While all roads lead to clean energy in Utah, some municipalities like West Valley City are leaning towards taking an alternative route to get there.
A 2019 Renewable Energy Bill promised a steady path for local governments to achieve 100% clean energy by 2030. The plan was to push the development of energy infrastructure that would interconnect and power the solar, wind and other carbon-free sources of electricity. directly into the Rocky Mountain Power system.
The Community law on renewable energies, an interlocal agreement born from HB411, began when nearly two dozen Utah cities and counties pledged to achieve the 100% clean energy goal by passing a qualifying resolution, though many other local governments stayed put. touches. The legislation passed with Rep. Stephen Handy, R-Layton, and then the senator. Daniel Hemmert, R-Orem, as sponsors.
However, the implementation of the initiative did not stop there. This multi-year effort required several steps. Currently, advocates are trying to get those eligible cities and counties to sign up for a governance agreement so they can continue in the program.
Membership means cities and counties would pay Phase 1 costs. They would also be part of groups that would work alongside Rocky Mountain Power in designing utility programs.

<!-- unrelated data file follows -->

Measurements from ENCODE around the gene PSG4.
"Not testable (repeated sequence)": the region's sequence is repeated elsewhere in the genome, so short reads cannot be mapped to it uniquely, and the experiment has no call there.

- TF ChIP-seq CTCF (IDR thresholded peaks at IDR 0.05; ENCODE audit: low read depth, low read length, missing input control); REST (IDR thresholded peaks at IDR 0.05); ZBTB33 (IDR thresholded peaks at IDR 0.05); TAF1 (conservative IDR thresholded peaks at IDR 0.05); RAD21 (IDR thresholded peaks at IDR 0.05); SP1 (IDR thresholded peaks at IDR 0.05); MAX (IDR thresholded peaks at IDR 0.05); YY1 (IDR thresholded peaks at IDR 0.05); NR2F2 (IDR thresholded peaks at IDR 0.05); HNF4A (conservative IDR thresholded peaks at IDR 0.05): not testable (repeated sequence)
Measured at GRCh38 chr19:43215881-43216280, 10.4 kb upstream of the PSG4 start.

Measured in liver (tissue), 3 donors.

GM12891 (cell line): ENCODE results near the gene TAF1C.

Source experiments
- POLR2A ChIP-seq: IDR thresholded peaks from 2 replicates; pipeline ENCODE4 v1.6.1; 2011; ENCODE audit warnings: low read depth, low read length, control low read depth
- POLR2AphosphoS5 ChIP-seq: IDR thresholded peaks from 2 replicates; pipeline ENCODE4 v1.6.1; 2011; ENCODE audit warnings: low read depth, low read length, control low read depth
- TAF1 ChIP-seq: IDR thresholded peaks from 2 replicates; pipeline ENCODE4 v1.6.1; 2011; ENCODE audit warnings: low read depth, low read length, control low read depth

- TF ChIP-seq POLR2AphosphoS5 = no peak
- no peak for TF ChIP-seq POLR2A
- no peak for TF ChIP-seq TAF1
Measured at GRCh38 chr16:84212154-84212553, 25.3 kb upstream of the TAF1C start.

Until now, 15 local governments joined the interlocal agreement to activate HB411. Salt Lake City, Summit County, Grand County, Moab, Millcreek, Park City and Castle Valley have signed and made additional voluntary payments to help fund these implementation costs, which total approximately $700,000. Alta, Cottonwood Heights, Francis, Holladay, Kearns, Ogden, Salt Lake County and Springdale are also participating in the second stage of the process.
Eight other communities that initially adopted the project have not committed to continue – even though they have been eligible since passing resolutions supporting 100% renewable electricity for their communities by 2030.
West Valley City, the second most populous city in the state, is one of them, along with Bluffdale, Coalville, Emigration Canyon Township, Kamas, Oakley, Orem and West Jordan.
Cost remains a concern
After two years of talks, a change of mayor and two council seats — and even with a new deadline that would allow the city to register by May 31 — the city seems unlikely to sign and go. his first Payment of $47,899.22 for stage 1.
A major concern is the impact the switch to clean energy would have on the city’s low-income residents.
City Manager Wayne Pyle recommended that City Council not take the next step to register with the Community Renewable Energy Act. He warned that the city would not be able to control its own destiny once committed to the plan.
“You are a small part of the whole,” he said.
“We are always skeptical and look closely at any new organization before joining,” Pyle said. “My main big concern with Bill 411 is that I have 140,000 residents here, and what they are proposing would include an indefinite financial burden on residents.”
The city council is still discussing the deal. If West Valley City eventually signs on, residents would automatically be included in the clean energy switch. They can opt out by ticking a box on their electricity bill.
New mayor Karen Lang has doubts about the program.